Do not get into business with friends or family. No, I haven’t dug down into the statistics, but at an educated guess I reckon this sort of endeavor would lead to a failure rate of about 50 percent. Failure of the business, and a lasting fracture of the family or friendship in question, too. Stress, disagreements, flat-out arguments and problems. Sure, now and then a partnership like this will work. I suspect that these are the ones that really stand out, because there are so few of them! My advice is that if you’re considering getting into a business partnership, stop right now. Think very carefully about why you really want to do this before you commit to something that may cause you a lot of pain…and be very difficult to escape from when it goes wrong.
- But I need the funding!
Really? Because if the only reason you’re going into a business partnership is to access funds, you should think about whether this can be achieved some other way. It can be very hard to turn down cash, especially when a potential business partners is ready and more than willing to hand it over, but chances are in the long run you’ll live to regret it.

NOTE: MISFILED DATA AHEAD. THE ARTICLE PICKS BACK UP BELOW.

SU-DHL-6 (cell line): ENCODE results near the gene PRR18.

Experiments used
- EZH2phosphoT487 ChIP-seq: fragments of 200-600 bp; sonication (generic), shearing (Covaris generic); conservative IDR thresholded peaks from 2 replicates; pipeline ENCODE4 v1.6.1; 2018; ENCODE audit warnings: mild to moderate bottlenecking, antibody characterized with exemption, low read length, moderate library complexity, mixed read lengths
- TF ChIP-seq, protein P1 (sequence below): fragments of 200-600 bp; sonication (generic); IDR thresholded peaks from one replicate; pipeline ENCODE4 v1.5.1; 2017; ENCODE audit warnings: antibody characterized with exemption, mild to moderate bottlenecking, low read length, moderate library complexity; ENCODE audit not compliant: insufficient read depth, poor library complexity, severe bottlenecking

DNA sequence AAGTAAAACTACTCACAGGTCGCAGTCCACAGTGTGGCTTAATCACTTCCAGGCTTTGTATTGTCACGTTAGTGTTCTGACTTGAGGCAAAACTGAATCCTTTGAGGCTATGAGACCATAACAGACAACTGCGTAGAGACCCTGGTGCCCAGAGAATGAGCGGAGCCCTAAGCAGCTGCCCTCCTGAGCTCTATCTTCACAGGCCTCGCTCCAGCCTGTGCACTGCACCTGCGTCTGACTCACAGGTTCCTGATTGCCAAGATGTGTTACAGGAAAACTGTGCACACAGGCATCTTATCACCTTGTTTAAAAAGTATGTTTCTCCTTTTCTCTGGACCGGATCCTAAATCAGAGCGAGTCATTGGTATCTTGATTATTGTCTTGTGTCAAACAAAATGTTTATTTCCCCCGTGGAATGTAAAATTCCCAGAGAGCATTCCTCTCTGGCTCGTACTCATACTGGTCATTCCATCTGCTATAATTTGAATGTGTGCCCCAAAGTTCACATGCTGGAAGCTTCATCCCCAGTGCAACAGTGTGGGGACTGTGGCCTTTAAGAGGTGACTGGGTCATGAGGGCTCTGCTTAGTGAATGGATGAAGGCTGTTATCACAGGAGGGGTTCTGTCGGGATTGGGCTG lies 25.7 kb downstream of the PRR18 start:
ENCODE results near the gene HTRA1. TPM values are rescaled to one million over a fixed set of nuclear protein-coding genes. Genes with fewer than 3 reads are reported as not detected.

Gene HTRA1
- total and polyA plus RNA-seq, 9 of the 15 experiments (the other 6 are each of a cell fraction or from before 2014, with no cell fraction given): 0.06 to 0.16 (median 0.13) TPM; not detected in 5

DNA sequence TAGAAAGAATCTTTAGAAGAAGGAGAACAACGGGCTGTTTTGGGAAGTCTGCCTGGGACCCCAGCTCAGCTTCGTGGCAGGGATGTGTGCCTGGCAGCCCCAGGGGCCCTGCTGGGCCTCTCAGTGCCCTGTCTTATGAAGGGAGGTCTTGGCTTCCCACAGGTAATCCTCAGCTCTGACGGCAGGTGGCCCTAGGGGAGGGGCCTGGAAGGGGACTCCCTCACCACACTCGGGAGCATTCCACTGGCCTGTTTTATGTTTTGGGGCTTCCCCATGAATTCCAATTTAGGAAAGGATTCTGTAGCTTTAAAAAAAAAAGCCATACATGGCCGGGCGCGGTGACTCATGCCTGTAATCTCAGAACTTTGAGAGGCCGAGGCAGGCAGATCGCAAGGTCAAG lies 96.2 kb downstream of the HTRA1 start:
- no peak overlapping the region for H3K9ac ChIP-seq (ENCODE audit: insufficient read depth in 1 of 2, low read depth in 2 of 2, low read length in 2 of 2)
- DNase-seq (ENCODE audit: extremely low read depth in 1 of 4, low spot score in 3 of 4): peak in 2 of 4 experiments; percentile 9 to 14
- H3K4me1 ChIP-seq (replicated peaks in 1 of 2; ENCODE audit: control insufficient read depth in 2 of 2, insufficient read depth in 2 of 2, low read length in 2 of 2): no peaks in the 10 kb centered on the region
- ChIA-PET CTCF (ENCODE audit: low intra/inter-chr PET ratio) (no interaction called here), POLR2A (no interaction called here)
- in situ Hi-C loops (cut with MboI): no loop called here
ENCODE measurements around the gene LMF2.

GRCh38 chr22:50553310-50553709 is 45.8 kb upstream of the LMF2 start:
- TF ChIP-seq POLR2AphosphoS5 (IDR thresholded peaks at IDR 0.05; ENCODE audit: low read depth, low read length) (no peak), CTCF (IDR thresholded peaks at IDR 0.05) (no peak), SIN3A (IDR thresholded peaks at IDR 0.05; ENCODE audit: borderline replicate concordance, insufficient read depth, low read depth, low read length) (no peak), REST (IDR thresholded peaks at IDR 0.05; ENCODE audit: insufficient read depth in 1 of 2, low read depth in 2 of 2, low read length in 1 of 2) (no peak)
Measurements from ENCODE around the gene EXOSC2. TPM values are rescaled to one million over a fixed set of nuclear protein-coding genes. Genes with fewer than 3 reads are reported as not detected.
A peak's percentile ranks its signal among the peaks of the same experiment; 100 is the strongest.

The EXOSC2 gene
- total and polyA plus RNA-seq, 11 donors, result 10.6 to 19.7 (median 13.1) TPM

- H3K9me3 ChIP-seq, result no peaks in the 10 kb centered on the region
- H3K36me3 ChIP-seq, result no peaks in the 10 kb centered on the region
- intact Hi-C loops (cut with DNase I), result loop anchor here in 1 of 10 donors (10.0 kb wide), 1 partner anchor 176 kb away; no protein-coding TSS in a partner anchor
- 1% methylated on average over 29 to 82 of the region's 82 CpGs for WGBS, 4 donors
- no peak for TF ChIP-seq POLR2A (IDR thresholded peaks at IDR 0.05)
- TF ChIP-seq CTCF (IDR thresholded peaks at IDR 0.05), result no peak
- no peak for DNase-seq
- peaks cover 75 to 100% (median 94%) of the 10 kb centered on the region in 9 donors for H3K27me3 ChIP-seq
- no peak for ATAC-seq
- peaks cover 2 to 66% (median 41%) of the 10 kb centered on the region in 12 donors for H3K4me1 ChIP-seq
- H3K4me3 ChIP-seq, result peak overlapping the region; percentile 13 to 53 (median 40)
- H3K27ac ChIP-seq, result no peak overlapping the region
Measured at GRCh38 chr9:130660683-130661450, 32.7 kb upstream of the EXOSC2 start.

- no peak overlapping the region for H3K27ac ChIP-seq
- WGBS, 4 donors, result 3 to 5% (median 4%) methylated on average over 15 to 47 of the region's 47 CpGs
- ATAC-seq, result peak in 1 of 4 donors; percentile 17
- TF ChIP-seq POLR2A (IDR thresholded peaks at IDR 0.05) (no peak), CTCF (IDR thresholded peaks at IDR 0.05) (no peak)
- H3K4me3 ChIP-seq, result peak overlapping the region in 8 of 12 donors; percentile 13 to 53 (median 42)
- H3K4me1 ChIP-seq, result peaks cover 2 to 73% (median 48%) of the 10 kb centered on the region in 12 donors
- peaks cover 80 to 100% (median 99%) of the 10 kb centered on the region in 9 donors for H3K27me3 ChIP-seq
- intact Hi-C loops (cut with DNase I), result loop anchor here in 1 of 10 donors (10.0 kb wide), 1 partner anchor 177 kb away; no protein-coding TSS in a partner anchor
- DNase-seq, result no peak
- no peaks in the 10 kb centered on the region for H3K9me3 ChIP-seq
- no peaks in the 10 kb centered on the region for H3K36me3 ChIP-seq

Spend time looking at alternative ways to access the money you need. Maybe a loan you can repay with interest is actually a better option than cash for part of your company. And of course if you’d prefer not to borrow money, Debtor Finance (also known as Factoring) can be a good choice. There’s a few Debtor Finance companies out there who take care of start up businesses – CashFlow Advantage is one of these Factoring businesses– and Debtor Finance means you’re not bound to give away 50 percent of your profit. I can tell you from first hand experience that sharing profit with a business partner sucks!
- But I hate doing the books!